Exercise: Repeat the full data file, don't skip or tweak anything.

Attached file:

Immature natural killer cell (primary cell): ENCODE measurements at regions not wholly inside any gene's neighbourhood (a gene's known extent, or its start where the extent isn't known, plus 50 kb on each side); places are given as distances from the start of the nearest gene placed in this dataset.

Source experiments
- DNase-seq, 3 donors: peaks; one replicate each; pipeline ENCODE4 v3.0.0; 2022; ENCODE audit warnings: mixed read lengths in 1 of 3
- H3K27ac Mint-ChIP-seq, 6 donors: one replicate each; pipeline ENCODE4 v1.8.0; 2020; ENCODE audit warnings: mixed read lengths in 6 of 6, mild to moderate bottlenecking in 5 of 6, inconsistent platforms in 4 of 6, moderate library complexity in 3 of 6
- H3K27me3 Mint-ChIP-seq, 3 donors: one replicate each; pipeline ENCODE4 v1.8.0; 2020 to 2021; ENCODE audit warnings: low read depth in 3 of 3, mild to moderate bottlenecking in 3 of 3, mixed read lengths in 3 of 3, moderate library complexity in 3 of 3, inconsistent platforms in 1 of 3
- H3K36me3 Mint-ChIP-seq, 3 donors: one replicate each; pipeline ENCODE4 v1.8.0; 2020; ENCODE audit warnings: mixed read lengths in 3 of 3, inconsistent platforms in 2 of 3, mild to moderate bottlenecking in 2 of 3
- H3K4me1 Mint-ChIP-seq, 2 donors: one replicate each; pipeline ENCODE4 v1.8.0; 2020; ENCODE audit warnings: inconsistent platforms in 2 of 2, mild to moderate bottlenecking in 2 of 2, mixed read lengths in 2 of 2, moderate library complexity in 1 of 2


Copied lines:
Immature natural killer cell (primary cell): ENCODE measurements at regions not wholly inside any gene's neighbourhood (a gene's known extent, or its start where the extent isn't known, plus 50 kb on each side); places are given as distances from the start of the nearest gene placed in this dataset.

Source experiments
- DNase-seq, 3 donors: peaks; one replicate each; pipeline ENCODE4 v3.0.0; 2022; ENCODE audit warnings: mixed read lengths in 1 of 3
- H3K27ac Mint-ChIP-seq, 6 donors: one replicate each; pipeline ENCODE4 v1.8.0; 2020; ENCODE audit warnings: mixed read lengths in 6 of 6, mild to moderate bottlenecking in 5 of 6, inconsistent platforms in 4 of 6, moderate library complexity in 3 of 6
- H3K27me3 Mint-ChIP-seq, 3 donors: one replicate each; pipeline ENCODE4 v1.8.0; 2020 to 2021; ENCODE audit warnings: low read depth in 3 of 3, mild to moderate bottlenecking in 3 of 3, mixed read lengths in 3 of 3, moderate library complexity in 3 of 3, inconsistent platforms in 1 of 3
- H3K36me3 Mint-ChIP-seq, 3 donors: one replicate each; pipeline ENCODE4 v1.8.0; 2020; ENCODE audit warnings: mixed read lengths in 3 of 3, inconsistent platforms in 2 of 3, mild to moderate bottlenecking in 2 of 3
- H3K4me1 Mint-ChIP-seq, 2 donors: one replicate each; pipeline ENCODE4 v1.8.0; 2020; ENCODE audit warnings: inconsistent platforms in 2 of 2, mild to moderate bottlenecking in 2 of 2, mixed read lengths in 2 of 2, moderate library complexity in 1 of 2